Annual Queens Museum symposium stimulates and educates

Artist Francois Ricles Gracia’s painting adapts and modernizes the coat of arms on the Haitian flag.
Photo by Tequila Minsky
By Tequila Minsky

Hosting topical symposia puts the vital relationship between the Queens Museum and the local Haitian community on display.

Last week’s featured the museum’s L’Education du Regard (Educating for Deeper Understanding) program, an annual event has been held there for over a decade, initiated by architect and urban planner Etienne Telemaque and later joined by artist Patricia Brintle.

“I handle art and Etienne handles architecture and other content,” said Brintle, a Whitestone resident and painter who wrangles other artists to participate so a mini-exhibition is also part of the symposium.

Brintle expounded on the topics of years’ past — water systems, electricity, transportation and sanitation. The symposiums all add breadth to understanding the issues.

One year, there was a heated discussion on the importance of parks with the focus on Martissant Park. The issue raised: why put a park in the middle of a slum?

Experts reiterated how putting a park in a “terrible area” breathes air (and life) both literally and metaphorically into its neighborhood. It’s also about saving the environment.

In the case of Martissant Park, situated in the poor, crowded neighborhood of Martissant, there is a medicinal garden, an educational environmental center on the premises, and people can get cuttings from the gardeners.

“Our audience of Haitians and friends are happy that people care and that there are symposiums about these subjects,” said Brintle. “For a lot, they’re hearing about a particular issue for the first time.”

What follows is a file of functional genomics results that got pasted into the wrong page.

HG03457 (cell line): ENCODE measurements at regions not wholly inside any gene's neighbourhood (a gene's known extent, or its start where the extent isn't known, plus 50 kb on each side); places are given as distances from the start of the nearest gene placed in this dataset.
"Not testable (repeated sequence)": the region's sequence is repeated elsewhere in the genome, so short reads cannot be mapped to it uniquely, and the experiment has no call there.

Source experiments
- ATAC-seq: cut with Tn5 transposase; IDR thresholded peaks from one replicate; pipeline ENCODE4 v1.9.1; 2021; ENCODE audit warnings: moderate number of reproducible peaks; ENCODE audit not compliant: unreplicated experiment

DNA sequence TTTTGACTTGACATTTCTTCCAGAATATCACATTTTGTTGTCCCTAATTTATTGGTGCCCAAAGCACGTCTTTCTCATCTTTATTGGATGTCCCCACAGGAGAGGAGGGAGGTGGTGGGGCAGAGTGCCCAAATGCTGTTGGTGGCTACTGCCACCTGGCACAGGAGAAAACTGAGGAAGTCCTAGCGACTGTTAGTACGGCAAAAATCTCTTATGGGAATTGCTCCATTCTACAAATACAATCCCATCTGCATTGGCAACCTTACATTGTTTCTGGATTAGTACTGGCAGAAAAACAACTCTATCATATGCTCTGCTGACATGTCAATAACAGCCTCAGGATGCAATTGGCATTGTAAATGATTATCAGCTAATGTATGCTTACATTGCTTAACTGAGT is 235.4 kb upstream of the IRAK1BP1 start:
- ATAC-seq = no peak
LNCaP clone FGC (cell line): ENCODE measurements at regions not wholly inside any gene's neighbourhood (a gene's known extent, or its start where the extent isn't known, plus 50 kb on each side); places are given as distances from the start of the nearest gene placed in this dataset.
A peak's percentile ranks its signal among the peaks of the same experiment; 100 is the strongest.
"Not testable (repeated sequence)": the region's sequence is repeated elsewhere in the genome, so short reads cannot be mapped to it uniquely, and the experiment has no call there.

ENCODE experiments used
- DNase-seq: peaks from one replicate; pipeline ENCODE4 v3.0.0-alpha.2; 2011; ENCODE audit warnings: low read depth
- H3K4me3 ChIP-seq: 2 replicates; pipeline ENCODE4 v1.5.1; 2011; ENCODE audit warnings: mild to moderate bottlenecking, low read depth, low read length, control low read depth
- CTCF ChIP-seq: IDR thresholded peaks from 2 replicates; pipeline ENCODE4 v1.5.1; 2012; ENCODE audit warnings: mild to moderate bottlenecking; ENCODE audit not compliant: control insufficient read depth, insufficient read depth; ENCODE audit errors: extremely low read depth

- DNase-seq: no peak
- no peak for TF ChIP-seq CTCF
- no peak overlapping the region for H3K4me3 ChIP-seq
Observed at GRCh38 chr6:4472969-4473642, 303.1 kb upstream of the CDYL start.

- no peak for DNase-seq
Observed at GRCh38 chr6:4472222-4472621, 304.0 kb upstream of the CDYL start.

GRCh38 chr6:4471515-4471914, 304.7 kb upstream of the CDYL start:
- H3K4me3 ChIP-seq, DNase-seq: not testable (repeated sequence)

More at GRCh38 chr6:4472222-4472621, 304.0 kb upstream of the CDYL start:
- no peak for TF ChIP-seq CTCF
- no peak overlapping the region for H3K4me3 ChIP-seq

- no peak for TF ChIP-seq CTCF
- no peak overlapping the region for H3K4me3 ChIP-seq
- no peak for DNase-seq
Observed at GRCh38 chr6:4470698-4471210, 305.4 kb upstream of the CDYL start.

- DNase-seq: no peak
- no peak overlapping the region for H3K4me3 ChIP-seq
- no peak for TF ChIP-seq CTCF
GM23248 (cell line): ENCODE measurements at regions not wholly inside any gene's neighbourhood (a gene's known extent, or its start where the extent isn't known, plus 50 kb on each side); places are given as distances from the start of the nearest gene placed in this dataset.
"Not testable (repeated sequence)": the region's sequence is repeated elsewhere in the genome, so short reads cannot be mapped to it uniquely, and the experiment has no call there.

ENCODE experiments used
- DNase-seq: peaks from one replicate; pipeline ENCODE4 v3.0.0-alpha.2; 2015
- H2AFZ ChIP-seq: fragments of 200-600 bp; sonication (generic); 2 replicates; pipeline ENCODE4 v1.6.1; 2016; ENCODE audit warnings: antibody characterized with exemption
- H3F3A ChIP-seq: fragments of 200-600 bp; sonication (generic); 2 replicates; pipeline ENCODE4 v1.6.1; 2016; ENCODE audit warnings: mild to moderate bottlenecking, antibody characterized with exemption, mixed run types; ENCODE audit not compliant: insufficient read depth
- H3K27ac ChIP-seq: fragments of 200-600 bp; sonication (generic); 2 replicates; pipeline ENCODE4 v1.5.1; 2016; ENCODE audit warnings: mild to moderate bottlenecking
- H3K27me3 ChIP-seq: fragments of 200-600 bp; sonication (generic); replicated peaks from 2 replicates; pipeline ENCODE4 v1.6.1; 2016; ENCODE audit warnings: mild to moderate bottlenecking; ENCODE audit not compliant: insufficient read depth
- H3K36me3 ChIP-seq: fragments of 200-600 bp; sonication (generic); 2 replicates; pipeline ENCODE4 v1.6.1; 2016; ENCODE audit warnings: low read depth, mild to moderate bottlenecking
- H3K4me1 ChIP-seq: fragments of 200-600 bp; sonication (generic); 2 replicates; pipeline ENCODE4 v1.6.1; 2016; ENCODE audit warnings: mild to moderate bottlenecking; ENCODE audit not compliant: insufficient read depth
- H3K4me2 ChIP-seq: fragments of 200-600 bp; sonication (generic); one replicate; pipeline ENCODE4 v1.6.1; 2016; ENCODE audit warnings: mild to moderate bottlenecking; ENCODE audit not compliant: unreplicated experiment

This year’s “Le Champs-de-Mars: A Public Sector to be Preserved Absolutely,” held on June 3, focused on an area of Port-au-Prince that is a series of downtown parks split by wide boulevards, almost like the Washington Mall in function.

Found there are statues of Haiti’s founding fathers: Toussaint Louverture, Jean-Jacques Dessalines on horseback, Alexander Petion, and Henri Christophe, collectively known as Place des Héros de l’Independence (Place of the Heroes of Independence). It is also where the wonderful history museum Musee du Pantheon National Haitien is located and the site of the destroyed-by-earthquake demolished National Palace.

Artist and author George Patrick Gaspard spoke of how in his growing-up years Le Champs de Mars (Chanmas, in Haitian Creole) existed as a Sunday park of walking, congregating, children riding bicycles and breathing fresh air.

During the afternoon, Haitian authors Gaspard and Eddy Mesidor, caricaturist Castro Desroches, and poet Janie Bogart sold and signed their books. A last minute cancellation of scheduled speaker Patrick Durandis, Haiti’s Director General of the Institute of Saving the National Patrimony ISPAN, disappointed attendees but the show went on.

The program became a panel and general discussion with attendees adding their opinions of what needs to be done to restore the area to its former stature in Haiti’s urban life. Preservation is not fostered in the population of Haiti, says Brintle, on the need for education in this regard.

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